Football isn’t always fair. It’s something that we all know, but get reminded of every season, if not every week. While 2016 has been a breakout year for many players, there are others who would just as soon forget this season, if only they could.

Here are 10 SEC players who deserved better in 2016.

1. Leonard Fournette, LSU: This was supposed to be the year that LSU challenged Alabama in the West, and much of the reason was Fournette. After two seasons in which he amassed 2,987 rushing yards and 32 touchdowns, Fournette was a likely Heisman Trophy favorite, and was expected to be the best player in the SEC.

Instead, injuries held Fournette out of three games altogether, and when he has played, he has been limited. Aside from an LSU-record 284-yard outing against Ole Miss, Fournette hasn’t even been the best back on his own team.

2. Myles Garrett, Texas A&M: An all-world defensive lineman with 108 tackles and 22.5 sacks in his first two seasons, Garrett also hoped to help his team challenge Alabama. And while A&M hung in there, Garrett has had a Fournette-like season.  He also was dinged up, and missed three games. When he has played, only twice has Garrett eclipsed three tackles in a game. He has 8.5 sacks, but 4.5 came last week against Texas-San Antonio. Without his pass rushing production, A&M has faltered down the stretch.

3. Nick Chubb, Georgia: Much like Fournette, Chubb was expected to be a difference-maker. In UGA’s opener against North Carolina, he was: with 222 yards rushing and a pair of scores. Since, he’s been humdrum, failing to surpass 121 rushing yards in any other game. Meanwhile, in UGA’s two biggest games of the season — Florida and Tennessee — Chubb had 10 carries for 23 yards. Chubb has 900 yards on the season, but his yards per carry has gone from 7.1 in 2014 to 8.1 in 2015 to 4.9 in 2016.

4. Michael Scherer, Missouri: After starring as a sophomore for a defense that won the SEC East in 2014, Scherer was solid in 2015 for an even better defense yoked to a bad offense. In 2016, Scherer was a rare bright spot for Mizzou, until he blew out his ACL in the season’s seventh game against Middle Tennessee. Scherer had 53 tackles in just over half a season, and his last Tiger squad has been lost defensively without him.

5. Skai Moore, South Carolina: The brilliant linebacker had gone from leading South Carolina in tackles as a freshman on an 11-2 squad to starring for a 7-6 team and then a 3-9 team in 2015. New coach Will Muschamp pledged to upgrade the defense, but Moore suffered a neck injury before the season and never played a snap. Carolina has made itself bowl eligible without him, but Moore deserved to be part of this USC rebirth.

6. Eddie Jackson, Alabama: There’s nothing wrong with Alabama’s season. Unfortunately, Jackson, who was somewhat lightly regarded as a recruit and had become one of the best defensive backs in the nation, broke his leg in the Tennessee game. He had returned two punts for scores and an interception as well. As good as Jackson was, it’s a shame he won’t be around for the climactic stages of Bama’s run for another national title.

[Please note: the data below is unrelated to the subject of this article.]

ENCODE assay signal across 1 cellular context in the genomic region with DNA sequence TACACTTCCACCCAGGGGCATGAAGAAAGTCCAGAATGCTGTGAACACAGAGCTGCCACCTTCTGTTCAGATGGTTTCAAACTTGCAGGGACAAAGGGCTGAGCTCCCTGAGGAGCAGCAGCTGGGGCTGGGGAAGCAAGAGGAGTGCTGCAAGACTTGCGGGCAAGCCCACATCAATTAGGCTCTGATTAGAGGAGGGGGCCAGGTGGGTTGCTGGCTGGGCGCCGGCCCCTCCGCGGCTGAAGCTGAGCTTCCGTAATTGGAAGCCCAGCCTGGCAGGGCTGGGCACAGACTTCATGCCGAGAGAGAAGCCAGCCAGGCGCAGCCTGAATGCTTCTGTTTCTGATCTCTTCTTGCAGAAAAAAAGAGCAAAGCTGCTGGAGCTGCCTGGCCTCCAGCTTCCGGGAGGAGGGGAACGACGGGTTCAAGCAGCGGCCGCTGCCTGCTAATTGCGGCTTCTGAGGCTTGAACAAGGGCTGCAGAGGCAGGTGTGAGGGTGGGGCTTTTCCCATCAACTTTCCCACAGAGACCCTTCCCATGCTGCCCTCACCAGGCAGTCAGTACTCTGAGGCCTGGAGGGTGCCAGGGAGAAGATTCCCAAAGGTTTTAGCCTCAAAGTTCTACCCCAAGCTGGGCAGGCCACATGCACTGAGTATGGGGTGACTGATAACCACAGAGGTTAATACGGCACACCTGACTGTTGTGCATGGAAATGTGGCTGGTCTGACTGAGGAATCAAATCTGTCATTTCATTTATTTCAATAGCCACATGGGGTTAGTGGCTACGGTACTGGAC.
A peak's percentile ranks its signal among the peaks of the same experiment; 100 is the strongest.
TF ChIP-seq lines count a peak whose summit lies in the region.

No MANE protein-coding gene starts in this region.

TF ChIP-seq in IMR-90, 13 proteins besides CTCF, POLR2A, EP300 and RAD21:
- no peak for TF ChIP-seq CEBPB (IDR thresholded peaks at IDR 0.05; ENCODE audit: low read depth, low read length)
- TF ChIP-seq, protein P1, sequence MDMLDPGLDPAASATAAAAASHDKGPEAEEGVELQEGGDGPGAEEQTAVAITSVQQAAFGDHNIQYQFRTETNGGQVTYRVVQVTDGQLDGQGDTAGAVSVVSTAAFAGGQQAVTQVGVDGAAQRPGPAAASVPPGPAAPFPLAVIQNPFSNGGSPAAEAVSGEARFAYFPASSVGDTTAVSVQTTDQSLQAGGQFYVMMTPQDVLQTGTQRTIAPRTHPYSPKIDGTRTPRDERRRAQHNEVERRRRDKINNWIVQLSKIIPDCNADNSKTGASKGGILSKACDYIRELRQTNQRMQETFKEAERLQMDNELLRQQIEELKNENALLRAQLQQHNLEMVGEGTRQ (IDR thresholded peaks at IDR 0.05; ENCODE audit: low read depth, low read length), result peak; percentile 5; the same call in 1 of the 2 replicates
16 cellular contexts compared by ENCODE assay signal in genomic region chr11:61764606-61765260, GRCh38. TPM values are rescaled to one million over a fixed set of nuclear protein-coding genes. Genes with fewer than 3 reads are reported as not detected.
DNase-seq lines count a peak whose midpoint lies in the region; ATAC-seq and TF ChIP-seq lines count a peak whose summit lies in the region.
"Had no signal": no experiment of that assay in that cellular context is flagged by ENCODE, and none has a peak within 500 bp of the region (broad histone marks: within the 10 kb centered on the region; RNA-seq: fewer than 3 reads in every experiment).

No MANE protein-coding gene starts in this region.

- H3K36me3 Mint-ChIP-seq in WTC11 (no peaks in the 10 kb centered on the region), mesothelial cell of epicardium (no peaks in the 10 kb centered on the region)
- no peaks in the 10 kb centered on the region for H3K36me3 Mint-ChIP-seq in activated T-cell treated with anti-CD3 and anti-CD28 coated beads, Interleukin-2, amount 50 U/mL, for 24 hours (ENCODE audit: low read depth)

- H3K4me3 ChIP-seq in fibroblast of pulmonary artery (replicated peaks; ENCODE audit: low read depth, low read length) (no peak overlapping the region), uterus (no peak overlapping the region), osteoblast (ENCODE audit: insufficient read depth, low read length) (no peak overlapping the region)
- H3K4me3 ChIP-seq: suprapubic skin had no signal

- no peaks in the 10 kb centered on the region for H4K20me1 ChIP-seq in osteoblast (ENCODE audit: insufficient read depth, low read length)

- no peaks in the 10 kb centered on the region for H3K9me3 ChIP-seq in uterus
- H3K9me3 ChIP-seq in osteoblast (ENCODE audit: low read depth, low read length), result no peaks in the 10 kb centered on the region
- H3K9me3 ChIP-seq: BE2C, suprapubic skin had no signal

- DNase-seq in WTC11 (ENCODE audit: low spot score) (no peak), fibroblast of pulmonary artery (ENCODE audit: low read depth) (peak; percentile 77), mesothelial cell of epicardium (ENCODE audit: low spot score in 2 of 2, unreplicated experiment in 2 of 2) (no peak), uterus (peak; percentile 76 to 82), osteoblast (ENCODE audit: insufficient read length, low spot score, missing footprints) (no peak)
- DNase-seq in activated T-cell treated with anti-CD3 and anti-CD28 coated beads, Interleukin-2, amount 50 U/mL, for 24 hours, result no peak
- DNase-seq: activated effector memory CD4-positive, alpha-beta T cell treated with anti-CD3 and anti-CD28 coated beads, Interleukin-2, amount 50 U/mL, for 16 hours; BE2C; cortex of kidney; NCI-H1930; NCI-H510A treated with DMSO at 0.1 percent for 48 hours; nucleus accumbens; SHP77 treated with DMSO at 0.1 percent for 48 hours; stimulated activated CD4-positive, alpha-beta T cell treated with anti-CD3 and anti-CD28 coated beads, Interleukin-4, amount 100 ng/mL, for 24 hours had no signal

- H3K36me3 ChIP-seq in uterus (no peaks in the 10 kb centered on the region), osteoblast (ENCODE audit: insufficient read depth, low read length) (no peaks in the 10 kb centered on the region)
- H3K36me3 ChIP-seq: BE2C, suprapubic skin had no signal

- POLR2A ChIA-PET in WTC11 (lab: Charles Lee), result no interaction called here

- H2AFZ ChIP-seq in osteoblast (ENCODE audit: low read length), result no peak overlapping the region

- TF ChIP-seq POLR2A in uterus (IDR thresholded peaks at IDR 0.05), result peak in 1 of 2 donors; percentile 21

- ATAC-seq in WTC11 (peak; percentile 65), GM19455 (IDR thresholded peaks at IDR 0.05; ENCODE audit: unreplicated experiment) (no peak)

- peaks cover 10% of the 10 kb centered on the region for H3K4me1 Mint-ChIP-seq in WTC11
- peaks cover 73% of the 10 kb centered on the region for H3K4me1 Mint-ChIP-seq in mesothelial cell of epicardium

7. Drew Barker, Kentucky: After a tumultuous offseason in which former starting QB Patrick Towles transferred to Boston College, Barker was supposed to be the pocket passer who led offensive coordinator Eddie Gran’s attack. He had a great first half in the opener against Southern Miss, but soon thereafter, reaggravated a back injury that was ultimately season-ending. Kentucky is headed to its first bowl game since 2010, but it’s been on the strength of mobile QB Stephen Johnson and its ground game, not Barker and the passing attack which were expected to shine.

8. Cam Sutton, Tennessee: Tennessee deserves its own column, honestly. The Vols reached the top 10 of college football after coming back to beat Florida and stunning Georgia on the Dobbsnail Boot play. But somewhere along the line, anybody who had ever thought about Tennessee football, much less played it, sustained a horrific injury or three.

Sutton is an All-SEC defensive back who hurt his leg in the third game of the year against Ohio University. He is back on the field now, but is a shadow of himself, and returned too late to help in losses to Texas A&M, Alabama, or South Carolina.

9) Jalen Reeves-Maybin, Tennessee: See above, another chorus. Reeves-Maybin was the gritty leader of Tennessee’s front seven — before he blew out his shoulder in the fourth game of the year. His season is over, and he’s talked about a possible redshirt, which would be good to see, because otherwise, his Tennessee career is finished.

10) Joshua Dobbs, Tennessee: Unlike Sutton or Reeves-Maybin, Dobbs has been in the lineup all year. Unfortunately, because of the bevy of other injuries, his Tennessee career ends without an SEC title, much less an NCAA title. But hey, at least he’s got the Championship of Life to fall back on.